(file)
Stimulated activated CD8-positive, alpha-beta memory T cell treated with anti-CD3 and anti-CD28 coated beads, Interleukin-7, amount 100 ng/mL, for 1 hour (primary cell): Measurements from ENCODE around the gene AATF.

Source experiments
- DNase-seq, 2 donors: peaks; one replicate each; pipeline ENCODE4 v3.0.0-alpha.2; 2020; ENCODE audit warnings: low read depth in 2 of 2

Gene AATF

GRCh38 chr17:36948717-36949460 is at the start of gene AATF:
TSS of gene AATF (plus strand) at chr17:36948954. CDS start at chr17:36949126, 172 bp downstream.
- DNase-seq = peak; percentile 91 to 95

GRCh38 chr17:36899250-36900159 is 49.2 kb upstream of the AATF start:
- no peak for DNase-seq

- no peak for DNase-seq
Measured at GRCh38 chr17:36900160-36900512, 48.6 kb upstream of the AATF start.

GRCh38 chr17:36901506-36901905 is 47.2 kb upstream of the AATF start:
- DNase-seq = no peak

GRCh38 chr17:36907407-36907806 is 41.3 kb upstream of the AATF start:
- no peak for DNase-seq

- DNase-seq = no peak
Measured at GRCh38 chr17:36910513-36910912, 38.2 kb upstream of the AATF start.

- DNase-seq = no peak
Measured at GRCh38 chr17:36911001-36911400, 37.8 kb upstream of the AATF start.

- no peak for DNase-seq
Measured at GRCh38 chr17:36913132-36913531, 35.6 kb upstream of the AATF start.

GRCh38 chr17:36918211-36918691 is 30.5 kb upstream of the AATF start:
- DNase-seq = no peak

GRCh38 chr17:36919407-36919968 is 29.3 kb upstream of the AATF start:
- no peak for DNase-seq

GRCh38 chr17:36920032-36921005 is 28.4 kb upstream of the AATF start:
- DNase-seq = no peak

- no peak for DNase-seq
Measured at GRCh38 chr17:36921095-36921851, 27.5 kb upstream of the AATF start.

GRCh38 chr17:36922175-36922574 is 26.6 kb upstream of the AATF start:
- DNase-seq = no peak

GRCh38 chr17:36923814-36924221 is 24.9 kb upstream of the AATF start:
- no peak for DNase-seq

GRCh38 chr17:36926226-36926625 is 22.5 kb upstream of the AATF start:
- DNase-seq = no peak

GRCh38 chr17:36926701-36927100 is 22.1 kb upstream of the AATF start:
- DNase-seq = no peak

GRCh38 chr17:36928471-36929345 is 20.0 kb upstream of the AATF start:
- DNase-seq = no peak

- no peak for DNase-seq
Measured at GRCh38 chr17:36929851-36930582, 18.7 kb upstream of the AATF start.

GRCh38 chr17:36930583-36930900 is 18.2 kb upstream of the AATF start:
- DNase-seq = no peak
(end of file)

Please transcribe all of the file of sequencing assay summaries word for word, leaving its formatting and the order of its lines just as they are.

Stimulated activated CD8-positive, alpha-beta memory T cell treated with anti-CD3 and anti-CD28 coated beads, Interleukin-7, amount 100 ng/mL, for 1 hour (primary cell): Measurements from ENCODE around the gene AATF.

Source experiments
- DNase-seq, 2 donors: peaks; one replicate each; pipeline ENCODE4 v3.0.0-alpha.2; 2020; ENCODE audit warnings: low read depth in 2 of 2

Gene AATF

GRCh38 chr17:36948717-36949460 is at the start of gene AATF:
TSS of gene AATF (plus strand) at chr17:36948954. CDS start at chr17:36949126, 172 bp downstream.
- DNase-seq = peak; percentile 91 to 95

GRCh38 chr17:36899250-36900159 is 49.2 kb upstream of the AATF start:
- no peak for DNase-seq

- no peak for DNase-seq
Measured at GRCh38 chr17:36900160-36900512, 48.6 kb upstream of the AATF start.

GRCh38 chr17:36901506-36901905 is 47.2 kb upstream of the AATF start:
- DNase-seq = no peak

GRCh38 chr17:36907407-36907806 is 41.3 kb upstream of the AATF start:
- no peak for DNase-seq

- DNase-seq = no peak
Measured at GRCh38 chr17:36910513-36910912, 38.2 kb upstream of the AATF start.

- DNase-seq = no peak
Measured at GRCh38 chr17:36911001-36911400, 37.8 kb upstream of the AATF start.

- no peak for DNase-seq
Measured at GRCh38 chr17:36913132-36913531, 35.6 kb upstream of the AATF start.

GRCh38 chr17:36918211-36918691 is 30.5 kb upstream of the AATF start:
- DNase-seq = no peak

GRCh38 chr17:36919407-36919968 is 29.3 kb upstream of the AATF start:
- no peak for DNase-seq

GRCh38 chr17:36920032-36921005 is 28.4 kb upstream of the AATF start:
- DNase-seq = no peak

- no peak for DNase-seq
Measured at GRCh38 chr17:36921095-36921851, 27.5 kb upstream of the AATF start.

GRCh38 chr17:36922175-36922574 is 26.6 kb upstream of the AATF start:
- DNase-seq = no peak

GRCh38 chr17:36923814-36924221 is 24.9 kb upstream of the AATF start:
- no peak for DNase-seq

GRCh38 chr17:36926226-36926625 is 22.5 kb upstream of the AATF start:
- DNase-seq = no peak

GRCh38 chr17:36926701-36927100 is 22.1 kb upstream of the AATF start:
- DNase-seq = no peak

GRCh38 chr17:36928471-36929345 is 20.0 kb upstream of the AATF start:
- DNase-seq = no peak

- no peak for DNase-seq
Measured at GRCh38 chr17:36929851-36930582, 18.7 kb upstream of the AATF start.

GRCh38 chr17:36930583-36930900 is 18.2 kb upstream of the AATF start:
- DNase-seq = no peak